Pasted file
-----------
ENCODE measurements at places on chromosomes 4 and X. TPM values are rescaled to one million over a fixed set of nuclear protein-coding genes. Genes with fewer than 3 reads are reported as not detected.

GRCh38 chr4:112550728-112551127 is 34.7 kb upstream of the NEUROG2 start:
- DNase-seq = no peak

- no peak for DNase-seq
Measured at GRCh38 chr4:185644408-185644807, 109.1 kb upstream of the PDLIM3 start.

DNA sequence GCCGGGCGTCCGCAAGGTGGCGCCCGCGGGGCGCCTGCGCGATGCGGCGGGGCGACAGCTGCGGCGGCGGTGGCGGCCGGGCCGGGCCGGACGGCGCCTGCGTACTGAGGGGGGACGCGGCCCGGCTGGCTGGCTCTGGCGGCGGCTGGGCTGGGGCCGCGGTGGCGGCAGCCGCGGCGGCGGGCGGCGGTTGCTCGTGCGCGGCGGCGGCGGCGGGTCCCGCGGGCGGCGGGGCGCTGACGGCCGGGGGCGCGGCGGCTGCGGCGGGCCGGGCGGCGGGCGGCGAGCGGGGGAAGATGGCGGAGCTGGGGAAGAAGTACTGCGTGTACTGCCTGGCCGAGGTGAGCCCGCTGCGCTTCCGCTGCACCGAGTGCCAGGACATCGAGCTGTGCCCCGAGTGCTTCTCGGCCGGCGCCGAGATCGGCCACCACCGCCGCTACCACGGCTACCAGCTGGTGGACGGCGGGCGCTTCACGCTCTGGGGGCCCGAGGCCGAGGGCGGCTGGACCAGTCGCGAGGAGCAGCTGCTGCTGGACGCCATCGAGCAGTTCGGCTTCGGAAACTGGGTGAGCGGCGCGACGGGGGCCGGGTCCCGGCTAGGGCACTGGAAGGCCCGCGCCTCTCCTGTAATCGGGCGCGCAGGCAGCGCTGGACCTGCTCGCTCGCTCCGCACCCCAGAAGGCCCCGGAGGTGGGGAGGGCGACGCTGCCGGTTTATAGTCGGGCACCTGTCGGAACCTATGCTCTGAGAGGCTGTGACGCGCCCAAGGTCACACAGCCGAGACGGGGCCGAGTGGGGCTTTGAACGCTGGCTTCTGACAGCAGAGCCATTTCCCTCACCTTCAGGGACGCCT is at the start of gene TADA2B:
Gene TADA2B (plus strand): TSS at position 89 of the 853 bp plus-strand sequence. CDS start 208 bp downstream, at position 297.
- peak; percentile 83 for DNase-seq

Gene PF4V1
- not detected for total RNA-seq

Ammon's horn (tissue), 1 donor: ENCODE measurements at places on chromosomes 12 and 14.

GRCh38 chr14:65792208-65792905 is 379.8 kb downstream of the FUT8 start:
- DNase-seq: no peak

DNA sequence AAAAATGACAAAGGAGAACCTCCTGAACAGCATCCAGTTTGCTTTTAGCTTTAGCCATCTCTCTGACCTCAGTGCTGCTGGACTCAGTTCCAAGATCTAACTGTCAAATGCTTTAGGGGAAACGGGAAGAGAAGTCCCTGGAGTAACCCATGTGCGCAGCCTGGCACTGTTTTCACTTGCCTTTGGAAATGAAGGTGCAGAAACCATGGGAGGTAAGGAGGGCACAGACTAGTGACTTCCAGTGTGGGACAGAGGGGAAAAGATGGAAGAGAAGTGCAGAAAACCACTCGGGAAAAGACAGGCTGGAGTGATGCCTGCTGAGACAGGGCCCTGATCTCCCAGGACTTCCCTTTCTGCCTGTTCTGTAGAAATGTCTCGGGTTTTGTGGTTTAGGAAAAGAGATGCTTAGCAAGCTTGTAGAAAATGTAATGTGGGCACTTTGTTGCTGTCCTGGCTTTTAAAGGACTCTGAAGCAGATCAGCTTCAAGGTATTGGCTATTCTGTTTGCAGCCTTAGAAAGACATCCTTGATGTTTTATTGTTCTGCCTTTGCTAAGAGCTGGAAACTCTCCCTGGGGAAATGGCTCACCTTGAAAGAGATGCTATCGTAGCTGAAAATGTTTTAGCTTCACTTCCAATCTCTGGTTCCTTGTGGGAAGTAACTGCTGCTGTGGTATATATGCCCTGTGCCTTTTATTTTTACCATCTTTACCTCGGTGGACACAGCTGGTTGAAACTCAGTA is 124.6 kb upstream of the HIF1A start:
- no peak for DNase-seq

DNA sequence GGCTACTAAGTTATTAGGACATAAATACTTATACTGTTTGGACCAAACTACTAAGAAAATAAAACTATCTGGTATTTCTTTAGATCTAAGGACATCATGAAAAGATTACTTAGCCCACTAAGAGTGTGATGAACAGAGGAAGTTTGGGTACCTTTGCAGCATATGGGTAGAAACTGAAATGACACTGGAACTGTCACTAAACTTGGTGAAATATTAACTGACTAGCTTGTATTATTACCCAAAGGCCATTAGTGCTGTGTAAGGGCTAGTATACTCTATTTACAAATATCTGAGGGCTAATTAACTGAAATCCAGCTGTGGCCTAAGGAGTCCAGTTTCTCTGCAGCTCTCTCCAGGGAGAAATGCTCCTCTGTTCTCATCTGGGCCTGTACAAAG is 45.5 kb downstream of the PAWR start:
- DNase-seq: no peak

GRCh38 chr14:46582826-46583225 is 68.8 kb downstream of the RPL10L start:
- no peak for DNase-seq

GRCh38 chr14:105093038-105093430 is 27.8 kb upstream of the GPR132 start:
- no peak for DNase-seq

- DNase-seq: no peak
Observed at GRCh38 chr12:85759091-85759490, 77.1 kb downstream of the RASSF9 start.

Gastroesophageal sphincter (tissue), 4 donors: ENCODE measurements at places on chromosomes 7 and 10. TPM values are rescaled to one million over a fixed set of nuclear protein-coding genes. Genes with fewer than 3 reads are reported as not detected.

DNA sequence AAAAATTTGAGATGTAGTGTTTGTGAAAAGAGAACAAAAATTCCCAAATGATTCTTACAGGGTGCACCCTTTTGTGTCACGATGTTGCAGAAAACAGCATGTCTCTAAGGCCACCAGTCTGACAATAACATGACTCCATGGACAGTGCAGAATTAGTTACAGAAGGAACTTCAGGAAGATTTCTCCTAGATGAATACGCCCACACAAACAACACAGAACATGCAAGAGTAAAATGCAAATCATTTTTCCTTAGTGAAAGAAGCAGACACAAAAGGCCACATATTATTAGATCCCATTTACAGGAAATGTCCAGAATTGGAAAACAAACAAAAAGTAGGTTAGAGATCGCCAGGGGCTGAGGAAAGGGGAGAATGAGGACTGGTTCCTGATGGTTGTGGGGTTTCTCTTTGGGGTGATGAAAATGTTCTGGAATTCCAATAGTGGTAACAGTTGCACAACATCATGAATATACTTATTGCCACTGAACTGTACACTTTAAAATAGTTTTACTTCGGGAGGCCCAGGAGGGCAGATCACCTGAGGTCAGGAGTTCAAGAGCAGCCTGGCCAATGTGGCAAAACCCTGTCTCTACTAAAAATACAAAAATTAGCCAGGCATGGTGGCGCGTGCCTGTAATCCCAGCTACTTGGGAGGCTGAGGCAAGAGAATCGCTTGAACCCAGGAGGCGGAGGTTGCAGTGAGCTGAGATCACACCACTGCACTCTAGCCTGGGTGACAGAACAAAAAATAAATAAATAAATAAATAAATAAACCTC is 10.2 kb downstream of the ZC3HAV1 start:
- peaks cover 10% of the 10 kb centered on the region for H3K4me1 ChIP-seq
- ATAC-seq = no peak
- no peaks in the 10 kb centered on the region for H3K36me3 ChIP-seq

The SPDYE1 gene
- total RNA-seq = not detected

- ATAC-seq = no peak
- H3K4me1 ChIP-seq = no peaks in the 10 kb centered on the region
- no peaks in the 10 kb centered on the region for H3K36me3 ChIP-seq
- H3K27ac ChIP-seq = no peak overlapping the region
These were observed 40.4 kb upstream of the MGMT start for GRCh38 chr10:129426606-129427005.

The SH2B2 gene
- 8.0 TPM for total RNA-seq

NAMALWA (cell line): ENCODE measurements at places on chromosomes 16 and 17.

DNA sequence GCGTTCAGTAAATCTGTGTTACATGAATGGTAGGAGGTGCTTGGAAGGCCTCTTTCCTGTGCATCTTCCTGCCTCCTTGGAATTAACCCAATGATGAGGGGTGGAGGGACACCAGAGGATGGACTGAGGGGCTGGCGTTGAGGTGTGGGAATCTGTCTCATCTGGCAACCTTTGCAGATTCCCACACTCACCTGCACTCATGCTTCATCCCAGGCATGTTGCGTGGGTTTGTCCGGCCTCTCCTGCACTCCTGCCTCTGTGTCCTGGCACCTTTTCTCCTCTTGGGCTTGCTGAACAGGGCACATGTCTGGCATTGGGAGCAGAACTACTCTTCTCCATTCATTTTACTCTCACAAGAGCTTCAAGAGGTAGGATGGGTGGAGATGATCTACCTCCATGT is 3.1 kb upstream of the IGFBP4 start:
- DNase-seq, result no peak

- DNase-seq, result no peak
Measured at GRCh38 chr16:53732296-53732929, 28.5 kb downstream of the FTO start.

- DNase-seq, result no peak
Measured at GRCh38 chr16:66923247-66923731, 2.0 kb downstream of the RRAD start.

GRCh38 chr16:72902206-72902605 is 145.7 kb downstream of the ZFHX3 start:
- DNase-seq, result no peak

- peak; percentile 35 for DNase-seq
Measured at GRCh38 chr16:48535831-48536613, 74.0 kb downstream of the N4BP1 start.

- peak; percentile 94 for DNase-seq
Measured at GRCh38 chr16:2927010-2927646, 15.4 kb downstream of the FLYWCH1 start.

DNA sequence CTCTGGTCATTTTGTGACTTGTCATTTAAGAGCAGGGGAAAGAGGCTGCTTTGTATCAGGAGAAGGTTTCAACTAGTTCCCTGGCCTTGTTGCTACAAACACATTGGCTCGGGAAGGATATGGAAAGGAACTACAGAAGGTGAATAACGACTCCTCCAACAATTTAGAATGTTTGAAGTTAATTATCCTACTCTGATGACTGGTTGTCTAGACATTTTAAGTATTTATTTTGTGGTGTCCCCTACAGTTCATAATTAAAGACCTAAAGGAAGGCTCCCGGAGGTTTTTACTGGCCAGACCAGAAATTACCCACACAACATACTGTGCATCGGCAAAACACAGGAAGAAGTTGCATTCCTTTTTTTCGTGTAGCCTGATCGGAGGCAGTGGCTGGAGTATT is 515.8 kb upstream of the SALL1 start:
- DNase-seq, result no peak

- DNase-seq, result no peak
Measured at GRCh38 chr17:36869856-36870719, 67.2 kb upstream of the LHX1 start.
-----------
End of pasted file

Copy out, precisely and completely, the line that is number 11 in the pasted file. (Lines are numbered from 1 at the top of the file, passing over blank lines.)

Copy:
Ammon's horn (tissue), 1 donor: ENCODE measurements at places on chromosomes 12 and 14.